As a Brit leading a unique project at the University of Cambridge, Peter Heslam will take session participants on an inspirational "tour" of some of the big global brands that are significant to the themes of the conference.
This session will highlight the rich traditions and commitments behind multinationals such as Cadbury, Marks and Spencer, Barclays, Boots, Guinness and Unilever. Their founding visions have gathered dust in the marketplace of ideas. Are they poised for rediscovery in humanity's quest for a better future? Come find out.
The Ethical Sourcing of Some of Our Favorite Products
, senior manager, social and environmental accountability, Microsoft Xbox
Living wages ... humane working conditions ... no child or slave labor ... environmentally sustainable. These are some of the business practices that an increasing number of consumers expect for how their products are produced. But what are companies actually doing to ensure that these labels are more than just empty rhetoric?
This session will explore how businesses are raising standards and verifying the conditions of the global supply chains of some of our favorite product.
Small-scale Consumer Energy Business in Developing Countries
Improving Health, Economic Well-Being, and Environmental Sustainability
Jill Bamburg, dean of academic affairs, Bainbridge Graduate Institute
Consistent, reliable, and affordable access to clean energy is an often-missing key to surmounting many development issues – from health to environment to economic growth.
This session will focus on the stories of innovative small companies that are overcoming challenges to create profitable, economically sustainable businesses to address this current gap. Whether it’s by delivering fuel, providing efficient-energy products (e.g., cook stoves), or selling certifiable credits on the carbon market, these companies are creating business solutions based on available resources and customer demand.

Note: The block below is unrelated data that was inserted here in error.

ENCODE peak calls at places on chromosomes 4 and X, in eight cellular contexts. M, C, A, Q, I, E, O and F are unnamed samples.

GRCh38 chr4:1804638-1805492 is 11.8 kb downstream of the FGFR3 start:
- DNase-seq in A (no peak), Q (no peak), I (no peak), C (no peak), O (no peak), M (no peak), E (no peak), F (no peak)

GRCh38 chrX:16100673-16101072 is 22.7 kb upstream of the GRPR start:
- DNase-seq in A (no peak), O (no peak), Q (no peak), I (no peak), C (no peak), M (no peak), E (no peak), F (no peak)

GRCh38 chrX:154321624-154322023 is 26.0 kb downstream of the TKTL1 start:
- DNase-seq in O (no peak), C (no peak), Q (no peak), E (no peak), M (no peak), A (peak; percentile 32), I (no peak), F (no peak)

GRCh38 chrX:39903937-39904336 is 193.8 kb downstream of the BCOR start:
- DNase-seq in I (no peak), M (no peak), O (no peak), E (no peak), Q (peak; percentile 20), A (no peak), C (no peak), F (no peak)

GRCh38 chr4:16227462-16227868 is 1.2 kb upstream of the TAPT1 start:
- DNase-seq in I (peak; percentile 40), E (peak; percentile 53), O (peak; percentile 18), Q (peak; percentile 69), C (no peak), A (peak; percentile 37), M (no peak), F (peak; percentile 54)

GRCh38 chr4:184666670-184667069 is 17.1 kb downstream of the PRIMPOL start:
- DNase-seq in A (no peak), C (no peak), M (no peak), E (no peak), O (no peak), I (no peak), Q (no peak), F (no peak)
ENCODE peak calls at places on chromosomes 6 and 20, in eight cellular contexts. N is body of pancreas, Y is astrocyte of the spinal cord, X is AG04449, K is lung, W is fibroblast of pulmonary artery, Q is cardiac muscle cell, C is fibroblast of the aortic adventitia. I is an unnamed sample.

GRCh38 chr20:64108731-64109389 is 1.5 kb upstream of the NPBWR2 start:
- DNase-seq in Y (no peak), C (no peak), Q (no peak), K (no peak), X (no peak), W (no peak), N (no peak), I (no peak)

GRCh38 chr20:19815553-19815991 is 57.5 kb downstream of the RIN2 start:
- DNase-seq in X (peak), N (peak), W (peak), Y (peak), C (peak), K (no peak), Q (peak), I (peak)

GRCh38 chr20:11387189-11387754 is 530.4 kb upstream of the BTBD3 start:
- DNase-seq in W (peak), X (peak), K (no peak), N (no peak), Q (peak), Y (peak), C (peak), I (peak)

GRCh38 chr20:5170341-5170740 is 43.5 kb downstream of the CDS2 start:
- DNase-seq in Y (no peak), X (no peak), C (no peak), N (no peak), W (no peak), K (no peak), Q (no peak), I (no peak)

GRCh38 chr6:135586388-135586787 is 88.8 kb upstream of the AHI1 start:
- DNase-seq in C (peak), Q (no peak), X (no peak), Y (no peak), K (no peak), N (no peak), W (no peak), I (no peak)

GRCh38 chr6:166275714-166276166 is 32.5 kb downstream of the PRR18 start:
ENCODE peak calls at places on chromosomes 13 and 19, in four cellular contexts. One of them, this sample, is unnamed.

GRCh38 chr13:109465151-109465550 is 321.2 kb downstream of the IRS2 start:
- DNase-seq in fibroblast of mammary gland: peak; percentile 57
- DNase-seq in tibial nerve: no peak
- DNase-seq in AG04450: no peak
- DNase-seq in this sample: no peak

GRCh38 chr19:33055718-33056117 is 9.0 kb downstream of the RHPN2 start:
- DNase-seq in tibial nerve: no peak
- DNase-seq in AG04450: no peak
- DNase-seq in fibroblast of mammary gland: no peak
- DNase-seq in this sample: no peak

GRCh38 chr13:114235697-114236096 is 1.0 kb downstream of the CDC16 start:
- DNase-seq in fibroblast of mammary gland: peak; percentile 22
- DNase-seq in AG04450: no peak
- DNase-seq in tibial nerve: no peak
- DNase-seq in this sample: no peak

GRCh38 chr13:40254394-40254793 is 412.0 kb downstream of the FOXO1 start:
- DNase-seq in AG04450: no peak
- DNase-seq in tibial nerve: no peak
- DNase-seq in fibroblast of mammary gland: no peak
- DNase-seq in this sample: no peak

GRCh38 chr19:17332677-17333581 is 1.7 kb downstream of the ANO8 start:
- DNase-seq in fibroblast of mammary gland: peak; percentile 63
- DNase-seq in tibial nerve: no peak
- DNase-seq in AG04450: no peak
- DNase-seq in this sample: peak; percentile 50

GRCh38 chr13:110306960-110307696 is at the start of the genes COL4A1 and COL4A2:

Microfinance: New Business Models
New Business Models for Meeting Client (and Customer) Needs
, senior expert for financial inclusion, McKinsey & Company
Elisa Murray, director of communications, Global Partnerships
Microfinance is perhaps the best-known, market-oriented approach to alleviating poverty. Many people are aware of the “credit” (small loans) part of its story. But the true scope of microfinance involves so much more.
This session will focus on emerging models and services that aim to serve a broader spectrum of client needs.
Tackling Corruption, Tackling Poverty
Ethical Business as a Key to Reducing Poverty and
Broadening Economic Opportunity
Well-functioning markets are a key to facilitating the economic growth necessary to pull large numbers of people out of poverty. Yet huge barriers to development in the form of corruption exist in some of the very places that need economic opportunity the most. A well-known "corruption" index even correlates higher levels of corruption with lower levels of economic development within a country. The ethical business leader is faced with two options: not doing business in such places, or finding a way to navigate these difficult waters in a way that models their core values, acknowledges the laws (of both the host and home countries), and leads to change.
In this session we'll discuss these difficult options, and offer some directions for dealing with them.